Revenues evaporating, costs being cut but rigidly fixed, pricing pressures, concerns about the ability of our clients, the airlines, to remain viable: every alarm and warning signal in the airport management’s cockpit is going off. Can we pull out of this dive before it’s too late? Report by Mikkel Krogh, Fabio Soleri and Michael Stanton-Geddes.
The threat of airport closure means Europe faces the prospect of the collapse of a significant part of its air transport system – unless governments step up to provide the required support. So far, few have done so.
Heading into the last month of 2020, European airports are facing their 9th month of depressed passenger traffic volumes. This means that airports, who are sized for ‘100’ but will only serve ‘30’ traffic units this year on average – with lows in the low ‘20s’ – will have revenues that are nowhere close to covering costs. Staff hours have been reduced, but people still need to be paid. Lights can be turned off, but electric utilities still send bills. Debt can be re-negotiated, but interest still needs to be paid to the bank.
Europe’s 750 airports1 are making these difficult calculations. Whether you served 80 million passengers in 2019, like London-Heathrow Airport, or only 4 thousand passengers like Salerno Costa d’Amalfi Airport, the runway is still a strip of concrete that is thousands of metres long (yes, the big airports have multiple runways), and the cost must be depreciated over time and collected in user fees.
Ultimately, we can estimate that somewhere around 200 airports in Europe face a high risk of insolvency as early as 3 months away. This is based on a statistical analysis of airport financial data, focusing on a sample of airports that in 2019 welcomed fewer than 5 million passengers and that are not parts of networks, considering cash on hand, current assets and liabilities, debt, and annual net results. The airports facing insolvency are mainly regional airports which serve – and are integral to – local communities. The potential ripple-effect upon local employment and economies is clear. Financial support from government will be crucial in averting rising geographic inequality and damaged social cohesion.
Some airports, especially those that have the high traffic volumes to benefit from economies of scale, started 2020 with strong balance sheets. Facing the enormity of the loss of revenue these airports still had to cut costs to the bone to keep adequate cash flow. So far this year, we’ve seen airports reporting operating cost reductions of 12% to 30%, and that includes the increases needed to implement higher levels of cleanliness in terminals.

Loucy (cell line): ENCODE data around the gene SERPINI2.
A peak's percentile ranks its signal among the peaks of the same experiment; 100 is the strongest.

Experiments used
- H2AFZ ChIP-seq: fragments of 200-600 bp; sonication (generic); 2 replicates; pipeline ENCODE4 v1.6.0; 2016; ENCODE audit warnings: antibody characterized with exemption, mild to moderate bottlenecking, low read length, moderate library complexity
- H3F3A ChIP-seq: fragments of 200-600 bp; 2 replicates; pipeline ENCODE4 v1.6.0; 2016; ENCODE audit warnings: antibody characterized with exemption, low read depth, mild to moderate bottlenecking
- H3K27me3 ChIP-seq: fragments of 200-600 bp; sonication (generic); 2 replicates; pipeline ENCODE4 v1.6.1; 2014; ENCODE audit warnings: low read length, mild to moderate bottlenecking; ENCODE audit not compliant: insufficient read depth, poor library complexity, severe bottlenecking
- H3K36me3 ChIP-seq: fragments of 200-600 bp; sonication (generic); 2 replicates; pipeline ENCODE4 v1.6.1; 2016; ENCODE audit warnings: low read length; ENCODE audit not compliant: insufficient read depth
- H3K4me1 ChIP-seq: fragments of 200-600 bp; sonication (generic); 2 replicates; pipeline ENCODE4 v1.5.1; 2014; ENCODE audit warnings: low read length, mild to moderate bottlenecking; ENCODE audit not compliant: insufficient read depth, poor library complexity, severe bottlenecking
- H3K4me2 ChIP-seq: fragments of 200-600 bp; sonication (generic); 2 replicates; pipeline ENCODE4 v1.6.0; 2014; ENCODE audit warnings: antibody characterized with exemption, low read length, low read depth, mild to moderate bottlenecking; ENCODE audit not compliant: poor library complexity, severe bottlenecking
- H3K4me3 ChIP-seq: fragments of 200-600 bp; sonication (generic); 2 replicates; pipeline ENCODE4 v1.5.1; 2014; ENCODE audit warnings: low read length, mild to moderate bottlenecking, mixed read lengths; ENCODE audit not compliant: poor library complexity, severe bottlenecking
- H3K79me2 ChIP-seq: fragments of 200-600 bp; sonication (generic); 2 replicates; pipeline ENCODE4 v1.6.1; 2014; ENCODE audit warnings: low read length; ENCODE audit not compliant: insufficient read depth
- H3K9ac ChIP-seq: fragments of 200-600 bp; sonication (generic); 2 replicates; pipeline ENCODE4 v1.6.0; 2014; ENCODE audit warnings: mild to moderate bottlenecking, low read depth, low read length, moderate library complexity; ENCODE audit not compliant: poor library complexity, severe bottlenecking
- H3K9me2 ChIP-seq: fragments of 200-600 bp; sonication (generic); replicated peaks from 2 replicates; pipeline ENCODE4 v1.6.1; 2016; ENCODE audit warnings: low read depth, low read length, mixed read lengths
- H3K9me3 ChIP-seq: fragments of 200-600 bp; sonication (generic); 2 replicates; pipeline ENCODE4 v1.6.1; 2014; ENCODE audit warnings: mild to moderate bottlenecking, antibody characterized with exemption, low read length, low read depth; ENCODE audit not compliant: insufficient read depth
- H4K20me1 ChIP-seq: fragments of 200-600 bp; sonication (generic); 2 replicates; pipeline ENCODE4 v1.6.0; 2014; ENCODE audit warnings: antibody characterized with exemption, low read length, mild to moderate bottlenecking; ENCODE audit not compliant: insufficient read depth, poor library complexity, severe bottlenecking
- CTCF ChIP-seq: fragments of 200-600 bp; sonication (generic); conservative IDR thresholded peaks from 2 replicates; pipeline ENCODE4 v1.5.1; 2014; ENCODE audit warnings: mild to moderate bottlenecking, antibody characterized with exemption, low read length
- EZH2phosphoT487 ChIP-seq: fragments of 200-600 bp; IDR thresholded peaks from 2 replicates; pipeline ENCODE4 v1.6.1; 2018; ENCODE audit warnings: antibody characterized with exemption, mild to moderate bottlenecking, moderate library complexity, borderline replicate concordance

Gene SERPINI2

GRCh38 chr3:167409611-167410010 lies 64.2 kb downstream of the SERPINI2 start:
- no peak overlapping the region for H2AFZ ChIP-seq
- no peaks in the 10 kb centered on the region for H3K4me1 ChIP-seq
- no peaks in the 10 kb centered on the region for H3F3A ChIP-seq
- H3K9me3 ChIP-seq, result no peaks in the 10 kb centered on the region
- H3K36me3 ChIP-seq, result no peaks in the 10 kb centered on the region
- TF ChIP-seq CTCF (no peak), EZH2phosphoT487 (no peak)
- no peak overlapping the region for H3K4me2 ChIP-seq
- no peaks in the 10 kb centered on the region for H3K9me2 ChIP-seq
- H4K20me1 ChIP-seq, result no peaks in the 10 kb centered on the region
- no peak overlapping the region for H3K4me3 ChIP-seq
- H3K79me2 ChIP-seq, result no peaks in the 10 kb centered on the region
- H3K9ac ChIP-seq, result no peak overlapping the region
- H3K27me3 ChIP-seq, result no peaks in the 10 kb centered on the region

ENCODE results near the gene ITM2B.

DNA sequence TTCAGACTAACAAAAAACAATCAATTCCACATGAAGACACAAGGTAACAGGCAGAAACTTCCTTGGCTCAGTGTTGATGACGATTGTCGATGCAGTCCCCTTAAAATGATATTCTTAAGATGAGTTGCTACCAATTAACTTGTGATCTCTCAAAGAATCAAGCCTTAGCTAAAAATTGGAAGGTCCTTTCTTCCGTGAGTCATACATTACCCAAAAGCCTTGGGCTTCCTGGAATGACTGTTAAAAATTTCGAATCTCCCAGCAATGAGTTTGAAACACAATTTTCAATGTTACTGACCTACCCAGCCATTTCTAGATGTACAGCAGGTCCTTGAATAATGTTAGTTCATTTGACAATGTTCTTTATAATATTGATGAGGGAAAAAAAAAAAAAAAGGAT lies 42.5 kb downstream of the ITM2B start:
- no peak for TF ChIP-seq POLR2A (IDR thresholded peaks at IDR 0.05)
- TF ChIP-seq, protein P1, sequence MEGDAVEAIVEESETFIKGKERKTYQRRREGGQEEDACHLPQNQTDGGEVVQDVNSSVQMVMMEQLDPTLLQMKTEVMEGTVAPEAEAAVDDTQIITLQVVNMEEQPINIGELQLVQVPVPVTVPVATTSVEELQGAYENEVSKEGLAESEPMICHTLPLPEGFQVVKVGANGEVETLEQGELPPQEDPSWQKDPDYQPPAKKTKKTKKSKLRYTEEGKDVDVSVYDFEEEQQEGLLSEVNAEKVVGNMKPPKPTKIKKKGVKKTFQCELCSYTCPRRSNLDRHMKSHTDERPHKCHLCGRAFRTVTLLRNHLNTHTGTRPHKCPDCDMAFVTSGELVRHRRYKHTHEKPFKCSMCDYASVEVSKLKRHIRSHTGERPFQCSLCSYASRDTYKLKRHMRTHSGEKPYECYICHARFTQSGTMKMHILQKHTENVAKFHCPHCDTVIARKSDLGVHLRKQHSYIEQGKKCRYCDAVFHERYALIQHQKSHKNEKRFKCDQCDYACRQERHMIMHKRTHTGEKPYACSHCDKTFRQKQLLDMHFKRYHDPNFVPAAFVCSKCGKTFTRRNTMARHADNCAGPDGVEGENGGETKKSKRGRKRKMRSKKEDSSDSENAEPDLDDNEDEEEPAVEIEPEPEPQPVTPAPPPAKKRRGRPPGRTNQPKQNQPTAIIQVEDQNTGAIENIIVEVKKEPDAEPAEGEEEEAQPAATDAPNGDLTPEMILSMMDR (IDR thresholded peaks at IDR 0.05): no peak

Liquidity for our large airport peers can be assured by borrowing more money, but that comes with a cost. This sudden increase in total debt – an additional €16 billion for the top 20 European airports – is enormous, and even more worryingly net debt levels have also risen to stretched levels given the forecasted cash flows and risk profile for (much needed) future market access.
Finally, the ability of airports to maintain the same revenue levels in the future is uncertain. Let’s be honest: airports are fighting to keep their market shares. They are offering large incentives to airlines and rebates per passenger carried by the airline.
70% of airports are offering new incentives specifically implemented since the COVID-19 restrictions hit air travel, according to a survey of ACI EUROPE’s members this summer. This means that while airport charges may nominally remain flat, or even in some cases increase a few percentage points, as set out in regulatory contracts, the airport’s actual aeronautical revenues are likely to be significantly lower than the level of cost coverage for much longer.
Airports serving fewer than 5 million passengers a year already have challenges financing investment, and those serving fewer than 1 million passengers are year are more likely than not to struggle covering just their operating costs. These airports simply do not have the space on their balance sheet to cut charges.
It may strike a jarring note to talk about cash flow when so many are suffering the health effects of the COVID-19 virus, but there is a stark financial reality being faced by a significant part of the European air connectivity infrastructure. Somewhere around 200 European airports face insolvency in the coming months if passenger traffic does not start to recover by the year-end. Without these airports, family travel will suffer, tourism to regions will be hindered, and business recovery will be slow.
Mikkel Krogh is Chair ACI EUROPE Economics Committee and Director, Head of Regulatory Affairs, Copenhagen Airports A/S.
Fabio Soleri is Vice-Chair ACI EUROPE Economics Committee and Head of Regulatory Affairs, Aeroporti di Roma S.p.A.
Michael Stanton-Geddes is Head of Economics and Competition at ACI EUROPE.